There were other instances also, like for example, my way of publicizing the event on my blog – it’s up to me to decide how I want to present it.

I have not signed a contract, stating that I’m being paid to advertise this.

But then when I am pressured and told, you have to do it in this way, because that’s the correct way, and if you do it differently, there could be bad consequences, I feel treated like a small child that has made a mistake, and who must be taught the right way.

This paternalistic attitude is quite common in anti-racism work.

This should be thematized much more frequently, this attitude.

I am marked as a Romni – and so I must be taught. These are the norms, these are the rules of this society, and this is how things work.

But: who makes these norms? And who remains unmarked? And why is the white position, the position of power never talked about.

This is my question. Why I made the Other, without the right to carry things out as I prefer.
I have no power, and I can maybe express my criticisms, but they are immediately brushed aside.

First, in general, I would like to say, that it is the norm that mostly non-critical Roma are invited to such conferences. That is, they are marginalized and receive very little attention.

They could contribute valuable work to the Roma movement, but they are not visible, and perhaps even prefer not being in the center because

at many of these conferences discussions are superficial, and only allow for little critique, in order to maintain a certain image.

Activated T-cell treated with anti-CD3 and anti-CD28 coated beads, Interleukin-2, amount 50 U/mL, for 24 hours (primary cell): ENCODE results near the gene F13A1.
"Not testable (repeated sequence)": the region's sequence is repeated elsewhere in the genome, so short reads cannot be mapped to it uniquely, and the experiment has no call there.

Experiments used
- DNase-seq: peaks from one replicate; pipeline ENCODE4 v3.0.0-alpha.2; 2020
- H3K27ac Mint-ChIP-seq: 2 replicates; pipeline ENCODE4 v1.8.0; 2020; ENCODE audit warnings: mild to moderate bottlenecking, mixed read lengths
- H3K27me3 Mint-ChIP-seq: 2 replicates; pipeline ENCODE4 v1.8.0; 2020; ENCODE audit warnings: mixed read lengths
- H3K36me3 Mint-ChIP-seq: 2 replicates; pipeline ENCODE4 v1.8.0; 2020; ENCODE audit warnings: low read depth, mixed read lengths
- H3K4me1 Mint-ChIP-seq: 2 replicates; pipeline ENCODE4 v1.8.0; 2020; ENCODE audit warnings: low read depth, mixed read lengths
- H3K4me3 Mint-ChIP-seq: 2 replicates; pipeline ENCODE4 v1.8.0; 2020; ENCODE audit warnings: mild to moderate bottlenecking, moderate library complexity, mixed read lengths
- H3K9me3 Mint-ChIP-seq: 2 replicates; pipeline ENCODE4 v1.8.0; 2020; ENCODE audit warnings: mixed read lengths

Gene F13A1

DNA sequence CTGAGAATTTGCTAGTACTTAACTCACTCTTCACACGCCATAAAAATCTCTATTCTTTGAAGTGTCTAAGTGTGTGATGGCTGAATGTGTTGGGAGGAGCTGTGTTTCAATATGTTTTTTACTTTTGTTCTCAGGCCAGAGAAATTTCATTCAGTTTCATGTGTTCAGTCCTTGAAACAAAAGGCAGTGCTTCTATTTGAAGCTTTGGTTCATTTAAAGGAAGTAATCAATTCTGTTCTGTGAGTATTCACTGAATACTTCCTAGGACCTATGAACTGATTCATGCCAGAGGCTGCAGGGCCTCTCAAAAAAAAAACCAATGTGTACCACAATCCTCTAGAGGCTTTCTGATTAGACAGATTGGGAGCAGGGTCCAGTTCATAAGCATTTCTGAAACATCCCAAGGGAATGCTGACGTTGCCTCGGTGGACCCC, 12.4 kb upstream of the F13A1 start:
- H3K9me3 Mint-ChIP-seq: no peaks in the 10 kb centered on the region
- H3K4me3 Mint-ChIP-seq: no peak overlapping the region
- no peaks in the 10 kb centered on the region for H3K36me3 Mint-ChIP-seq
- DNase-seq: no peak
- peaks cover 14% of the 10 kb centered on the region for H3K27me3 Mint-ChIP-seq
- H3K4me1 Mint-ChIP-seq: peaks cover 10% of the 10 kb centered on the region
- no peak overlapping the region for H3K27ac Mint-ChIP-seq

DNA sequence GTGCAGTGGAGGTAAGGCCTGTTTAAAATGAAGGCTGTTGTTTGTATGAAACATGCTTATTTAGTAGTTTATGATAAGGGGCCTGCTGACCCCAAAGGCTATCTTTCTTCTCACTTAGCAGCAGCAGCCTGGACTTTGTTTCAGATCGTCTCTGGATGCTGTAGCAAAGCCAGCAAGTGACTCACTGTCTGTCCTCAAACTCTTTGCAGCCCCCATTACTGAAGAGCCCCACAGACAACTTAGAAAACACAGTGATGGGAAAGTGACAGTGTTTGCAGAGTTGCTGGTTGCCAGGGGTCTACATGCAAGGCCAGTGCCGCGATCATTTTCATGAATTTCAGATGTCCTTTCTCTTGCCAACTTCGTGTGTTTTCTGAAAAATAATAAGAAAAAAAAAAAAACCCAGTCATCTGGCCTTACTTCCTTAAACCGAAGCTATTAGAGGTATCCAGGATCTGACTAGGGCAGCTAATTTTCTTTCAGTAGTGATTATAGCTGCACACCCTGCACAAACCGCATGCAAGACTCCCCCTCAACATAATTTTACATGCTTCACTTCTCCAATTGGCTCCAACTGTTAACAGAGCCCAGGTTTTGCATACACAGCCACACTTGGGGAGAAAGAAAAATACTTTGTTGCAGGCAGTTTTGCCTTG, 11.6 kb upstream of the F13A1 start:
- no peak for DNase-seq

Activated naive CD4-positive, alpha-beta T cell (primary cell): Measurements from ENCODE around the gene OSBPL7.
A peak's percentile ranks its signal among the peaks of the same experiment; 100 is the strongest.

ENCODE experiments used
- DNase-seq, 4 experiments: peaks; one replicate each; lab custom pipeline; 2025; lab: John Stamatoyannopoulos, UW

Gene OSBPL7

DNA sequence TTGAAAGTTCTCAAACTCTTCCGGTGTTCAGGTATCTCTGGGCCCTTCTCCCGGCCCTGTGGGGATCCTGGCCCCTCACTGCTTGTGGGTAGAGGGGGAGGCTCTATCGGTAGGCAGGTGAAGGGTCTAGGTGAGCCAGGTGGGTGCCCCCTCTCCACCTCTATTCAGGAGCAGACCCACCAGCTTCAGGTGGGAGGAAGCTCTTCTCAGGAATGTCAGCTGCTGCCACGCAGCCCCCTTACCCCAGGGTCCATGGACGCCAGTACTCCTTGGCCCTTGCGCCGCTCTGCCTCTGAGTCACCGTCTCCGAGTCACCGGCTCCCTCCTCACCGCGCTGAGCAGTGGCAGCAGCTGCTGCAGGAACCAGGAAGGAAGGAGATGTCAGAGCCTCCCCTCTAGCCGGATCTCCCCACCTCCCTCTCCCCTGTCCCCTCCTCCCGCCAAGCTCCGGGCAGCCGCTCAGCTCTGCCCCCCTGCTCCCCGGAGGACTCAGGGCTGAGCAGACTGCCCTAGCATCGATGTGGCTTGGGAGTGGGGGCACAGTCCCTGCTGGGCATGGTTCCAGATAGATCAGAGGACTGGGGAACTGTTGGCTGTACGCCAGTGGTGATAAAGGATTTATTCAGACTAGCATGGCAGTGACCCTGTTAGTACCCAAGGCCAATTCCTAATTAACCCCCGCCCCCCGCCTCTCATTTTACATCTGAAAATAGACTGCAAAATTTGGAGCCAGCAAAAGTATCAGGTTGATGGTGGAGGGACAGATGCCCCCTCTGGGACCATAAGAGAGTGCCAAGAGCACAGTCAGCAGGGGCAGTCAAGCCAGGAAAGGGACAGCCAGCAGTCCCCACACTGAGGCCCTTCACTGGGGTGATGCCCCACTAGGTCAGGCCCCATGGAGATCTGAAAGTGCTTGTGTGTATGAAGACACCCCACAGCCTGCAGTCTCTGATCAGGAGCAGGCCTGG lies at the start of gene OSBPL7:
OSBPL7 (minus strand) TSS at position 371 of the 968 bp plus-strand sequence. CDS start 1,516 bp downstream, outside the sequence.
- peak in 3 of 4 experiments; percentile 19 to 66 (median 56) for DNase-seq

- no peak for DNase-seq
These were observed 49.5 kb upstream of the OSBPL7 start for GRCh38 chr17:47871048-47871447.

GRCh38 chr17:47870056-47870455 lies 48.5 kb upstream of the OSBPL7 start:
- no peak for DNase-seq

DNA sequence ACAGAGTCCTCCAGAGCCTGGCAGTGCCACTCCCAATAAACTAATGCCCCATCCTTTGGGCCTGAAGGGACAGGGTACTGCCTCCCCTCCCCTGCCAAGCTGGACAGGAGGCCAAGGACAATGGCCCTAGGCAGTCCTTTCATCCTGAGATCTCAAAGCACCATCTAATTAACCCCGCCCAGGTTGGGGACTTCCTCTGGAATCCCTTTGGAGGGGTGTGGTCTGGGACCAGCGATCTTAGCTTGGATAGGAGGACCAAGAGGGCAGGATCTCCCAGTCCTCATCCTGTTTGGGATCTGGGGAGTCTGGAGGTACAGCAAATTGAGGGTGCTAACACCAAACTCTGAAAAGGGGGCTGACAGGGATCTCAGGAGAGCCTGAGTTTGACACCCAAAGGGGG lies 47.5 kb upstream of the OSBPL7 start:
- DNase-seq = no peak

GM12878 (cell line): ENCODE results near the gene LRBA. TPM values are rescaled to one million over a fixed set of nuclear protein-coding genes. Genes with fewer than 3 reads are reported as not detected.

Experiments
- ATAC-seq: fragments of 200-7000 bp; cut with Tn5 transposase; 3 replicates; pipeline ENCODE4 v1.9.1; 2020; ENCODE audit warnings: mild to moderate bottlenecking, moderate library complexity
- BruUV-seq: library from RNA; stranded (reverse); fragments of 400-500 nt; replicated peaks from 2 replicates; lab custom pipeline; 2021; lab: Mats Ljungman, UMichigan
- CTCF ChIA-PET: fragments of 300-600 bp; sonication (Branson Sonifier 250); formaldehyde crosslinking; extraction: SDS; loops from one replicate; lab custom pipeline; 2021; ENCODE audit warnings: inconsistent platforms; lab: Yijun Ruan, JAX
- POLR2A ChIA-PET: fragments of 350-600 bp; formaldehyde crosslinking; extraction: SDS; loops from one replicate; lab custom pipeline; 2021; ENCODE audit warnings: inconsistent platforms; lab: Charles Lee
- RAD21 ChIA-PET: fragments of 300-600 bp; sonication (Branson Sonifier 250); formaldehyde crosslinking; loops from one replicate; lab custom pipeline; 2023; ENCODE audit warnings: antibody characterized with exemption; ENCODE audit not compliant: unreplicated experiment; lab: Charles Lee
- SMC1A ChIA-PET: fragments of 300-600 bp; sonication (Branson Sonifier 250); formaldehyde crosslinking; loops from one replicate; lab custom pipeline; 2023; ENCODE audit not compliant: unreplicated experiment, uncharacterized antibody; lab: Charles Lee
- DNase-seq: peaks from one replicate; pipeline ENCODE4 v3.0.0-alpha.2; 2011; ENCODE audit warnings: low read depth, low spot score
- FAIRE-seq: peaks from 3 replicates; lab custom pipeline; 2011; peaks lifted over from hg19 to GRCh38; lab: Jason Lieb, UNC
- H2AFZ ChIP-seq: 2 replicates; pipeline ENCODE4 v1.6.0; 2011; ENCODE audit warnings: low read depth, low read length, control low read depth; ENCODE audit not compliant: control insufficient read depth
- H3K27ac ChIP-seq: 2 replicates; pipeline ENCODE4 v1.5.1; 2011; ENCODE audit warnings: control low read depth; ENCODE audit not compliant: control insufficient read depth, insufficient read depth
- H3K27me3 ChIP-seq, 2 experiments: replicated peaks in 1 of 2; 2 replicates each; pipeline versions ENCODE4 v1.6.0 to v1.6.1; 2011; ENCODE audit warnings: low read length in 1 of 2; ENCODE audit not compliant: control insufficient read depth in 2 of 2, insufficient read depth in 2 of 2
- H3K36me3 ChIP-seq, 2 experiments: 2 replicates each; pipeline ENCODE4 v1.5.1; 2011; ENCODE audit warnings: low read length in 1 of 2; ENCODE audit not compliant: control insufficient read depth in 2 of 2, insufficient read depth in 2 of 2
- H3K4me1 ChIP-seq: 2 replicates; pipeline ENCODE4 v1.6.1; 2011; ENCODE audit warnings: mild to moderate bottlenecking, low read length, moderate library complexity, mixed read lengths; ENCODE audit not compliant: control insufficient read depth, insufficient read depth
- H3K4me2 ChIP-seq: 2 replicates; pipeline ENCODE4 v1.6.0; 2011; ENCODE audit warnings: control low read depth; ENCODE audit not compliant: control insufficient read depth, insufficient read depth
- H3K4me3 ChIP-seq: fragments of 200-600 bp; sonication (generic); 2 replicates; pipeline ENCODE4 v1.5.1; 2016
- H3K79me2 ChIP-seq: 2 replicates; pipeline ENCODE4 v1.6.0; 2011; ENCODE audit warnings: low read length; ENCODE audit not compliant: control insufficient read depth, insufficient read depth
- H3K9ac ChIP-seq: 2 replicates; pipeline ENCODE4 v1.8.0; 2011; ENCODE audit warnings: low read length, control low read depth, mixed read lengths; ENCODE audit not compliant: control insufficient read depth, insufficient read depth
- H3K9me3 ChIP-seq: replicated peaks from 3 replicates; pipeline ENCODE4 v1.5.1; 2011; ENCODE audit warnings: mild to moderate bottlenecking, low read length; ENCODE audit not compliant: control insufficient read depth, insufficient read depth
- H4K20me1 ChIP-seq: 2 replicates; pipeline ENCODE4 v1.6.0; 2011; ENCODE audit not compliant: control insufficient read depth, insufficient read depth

So while the EU makes these attempts for the equal treatment of Roma etc., there really isn’t an interest in changing the status quo, or in participating in a dialogue and really listening to critical opinions.

Often people with critical opinions are not invited. Concerning Romanistan, I want to thank Teodora for inviting me, here, for this interview.

For instance, Georgel and I tried having Marika Schmiedt at the conference. Unfortunately it didn’t work out for various reasons; for one, when we said we’d like to have Marika for the closing meeting,

this rather excuse-like argument came forth, that that wasn’t their responsibility. For that, we would first have to go to Austria, then get in touch with these people, and so on – these bureaucratic excuses.

07:00 – 07:05:
PK: That is the case though. Sorry about interrupting.

FD: Yes. This is however my opinion and perspective, and I am critical. I would like to finish speaking first, and then you can say something about that.

In any case I find it a bureaucratic excuse because… ideally, a wish should be taken seriously, and an actual attempt should be made to get it underway; and as supporters, at their own initiative, and as per the concept Romanistan is based on:

the encouragement of empowerment. Which implies that Roma should be able to express their wishes, should be able to say whom they would like to invite, whose work and art they would like to engage with, and hence have at the conference.

That’s why I consider it a bureaucratic excuse.

PK: It only required a phone call, or asking what the email address was.

FD: I’d like to add something to that. It’s my opinion, and Marika Schmiedt too was extremely upset about it, the fee of 100 € which I was paid, is also much too little.